Diwali week cash circulation declines for the first time in 20 years: SBI Ecowrap

Diwali week cash circulation declines for the first time in 20 years: SBI Ecowrap
  • Over the years, India has changed from a cash-led economy to a smartphone-led payment economy, says SBI Ecowrap.

  • Lower currency in circulation results in less leakage of deposits and it will impact monetary transmission positively, it adds.

  • In FY16, the share of currency in circulation (CIC) in payment systems was at 88%. This has come down to 20% in FY22.

For the first time since 2002 – that’s 20 years – currency in circulation has declined during the Diwali week, says a report by SBI Ecowrap. This is, however, barring a marginal decline seen in the same period in 2009 because of economic slowdown.

“Indian economy is undergoing a structural transformation. The innovations in technology have changed the Indian payment system. Over the years, the Indian cash-led economy now has changed to (a) smartphone-led payment economy,” the report said, calling it a remarkable development.

This coincides with a record high in terms of value of UPI transactions in October 2022 – 7.3 billion transactions to the tune of ₹12.11 trillion – growing by 73% year-on-year in volume terms.

Digital transactions turn faster, cheaper and easier

Over the years, digital payments have become cheaper and easier and even brought those without bank accounts into the system. Moreover, the interoperable payment systems like UPI, wallets and prepaid payment instruments or PPIs have made the process simpler.


As per the report, small retail payments done through UPI/e-wallets account for around 11-12% of the payment industry. Moreover, the share of cash in payment systems has reduced drastically in the last six years.

In FY16, the share of currency in circulation (CIC) or cash transactions in payment systems was at 88% - this was prior to the launch of UPI in 2016. This share has come down to 20% in FY22. Moreso, it’s estimated to go down to 11.5% by FY27.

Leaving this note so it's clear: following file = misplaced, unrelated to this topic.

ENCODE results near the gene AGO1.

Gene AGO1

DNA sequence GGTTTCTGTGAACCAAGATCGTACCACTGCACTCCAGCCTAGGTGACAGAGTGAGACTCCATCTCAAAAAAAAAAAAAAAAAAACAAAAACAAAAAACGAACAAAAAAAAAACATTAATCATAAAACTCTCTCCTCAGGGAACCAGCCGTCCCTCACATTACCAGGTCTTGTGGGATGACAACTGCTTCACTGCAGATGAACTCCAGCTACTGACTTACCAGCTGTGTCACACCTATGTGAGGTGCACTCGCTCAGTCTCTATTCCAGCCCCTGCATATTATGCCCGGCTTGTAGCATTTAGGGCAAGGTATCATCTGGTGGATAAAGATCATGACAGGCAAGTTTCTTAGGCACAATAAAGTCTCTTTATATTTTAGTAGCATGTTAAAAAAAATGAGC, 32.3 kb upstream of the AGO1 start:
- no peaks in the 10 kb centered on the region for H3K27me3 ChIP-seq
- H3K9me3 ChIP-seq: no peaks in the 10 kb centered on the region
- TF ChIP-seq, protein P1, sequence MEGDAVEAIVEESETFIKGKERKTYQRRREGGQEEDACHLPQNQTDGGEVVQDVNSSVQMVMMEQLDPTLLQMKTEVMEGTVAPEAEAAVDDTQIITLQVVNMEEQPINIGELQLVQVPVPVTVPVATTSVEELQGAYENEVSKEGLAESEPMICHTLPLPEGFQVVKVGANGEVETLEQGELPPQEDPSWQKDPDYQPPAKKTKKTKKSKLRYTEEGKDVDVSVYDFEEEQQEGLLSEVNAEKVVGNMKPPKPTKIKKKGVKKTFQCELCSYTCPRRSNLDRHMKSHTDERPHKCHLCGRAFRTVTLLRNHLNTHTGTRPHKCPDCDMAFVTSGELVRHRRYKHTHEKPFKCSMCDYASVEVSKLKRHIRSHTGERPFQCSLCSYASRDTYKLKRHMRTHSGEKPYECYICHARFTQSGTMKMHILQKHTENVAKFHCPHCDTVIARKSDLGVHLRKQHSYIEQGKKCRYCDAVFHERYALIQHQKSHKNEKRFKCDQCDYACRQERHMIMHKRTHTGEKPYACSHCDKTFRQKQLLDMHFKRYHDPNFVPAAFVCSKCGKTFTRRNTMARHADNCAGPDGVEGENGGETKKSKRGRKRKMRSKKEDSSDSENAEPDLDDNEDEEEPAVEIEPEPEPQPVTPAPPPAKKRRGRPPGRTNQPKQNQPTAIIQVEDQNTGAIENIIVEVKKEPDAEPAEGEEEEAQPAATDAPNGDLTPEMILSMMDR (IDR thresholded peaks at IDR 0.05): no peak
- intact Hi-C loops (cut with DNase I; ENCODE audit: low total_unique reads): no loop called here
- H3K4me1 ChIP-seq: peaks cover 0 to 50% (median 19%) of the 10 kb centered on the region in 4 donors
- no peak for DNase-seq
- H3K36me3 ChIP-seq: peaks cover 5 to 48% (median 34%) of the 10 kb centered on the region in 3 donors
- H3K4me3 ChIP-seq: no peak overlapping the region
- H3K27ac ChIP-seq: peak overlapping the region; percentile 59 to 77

Subsequently, the share of digital transactions that have been defined as IMPS, UPI and PPI by the report – have increased substantially. These transactions were at 11.26% in FY16 - and went up to 80.4% in FY22. It is expected to touch 88% in FY27. Clearly, digital transactions are taking the place that cash once held.

“The success of the digital journey is primarily due to the relentless push by the Government to formalise and digitalise the economy. Over the years, the system has expanded rapidly with new

innovations like QR code, NFC etc and has also seen the swift entry of big tech firms in this industry,” the report said.

Less cash to print

India has always been an economy with high cash in circulation. It comes next only to Japan and Hong Kong in terms of currency in circulation (CIC) as a percentage of GDP, which was at 14.2% in FY22, as per RBI data. As this percentage reduces and the economy is formalised, it can aid the banking system.

“In simple terms, it implies that the RBI has to print less of currency given that UPI transactions impact currency in circulation with a lag. This is a win-win for both RBI and government, as it results in saving of seigniorage costs and also a less cash economy,” the report said.

Currently, liquidity estimation of the country is impacted by a high amount of cash in the system, which is not easy to account for. Without a currency leakage, this estimation can now see a fundamental reorientation, the report says.

“A lower currency in circulation also is akin to a CRR cut for the banking system, as it results in less leakage of deposits and it will impact monetary transmission positively,” the report said.

CRR or cash reserve ratio is a specified minimum fraction of the total deposits of customers, which commercial banks have to hold as reserves either in cash or as deposits with the central bank.

Apart from encouraging digital payments via UPI, the RBI is also currently working on piloting a Central Bank Digital Currency (CBDC) or the digital rupee. The RBI governor Shaktikanta Das said that it can transform the way the business is done.

“It was indeed a landmark moment in the history of money, in the history of currency in our country. Going forward, it will be a landmark achievement so far as the functioning of the entire economy is concerned,” Das said on November 2.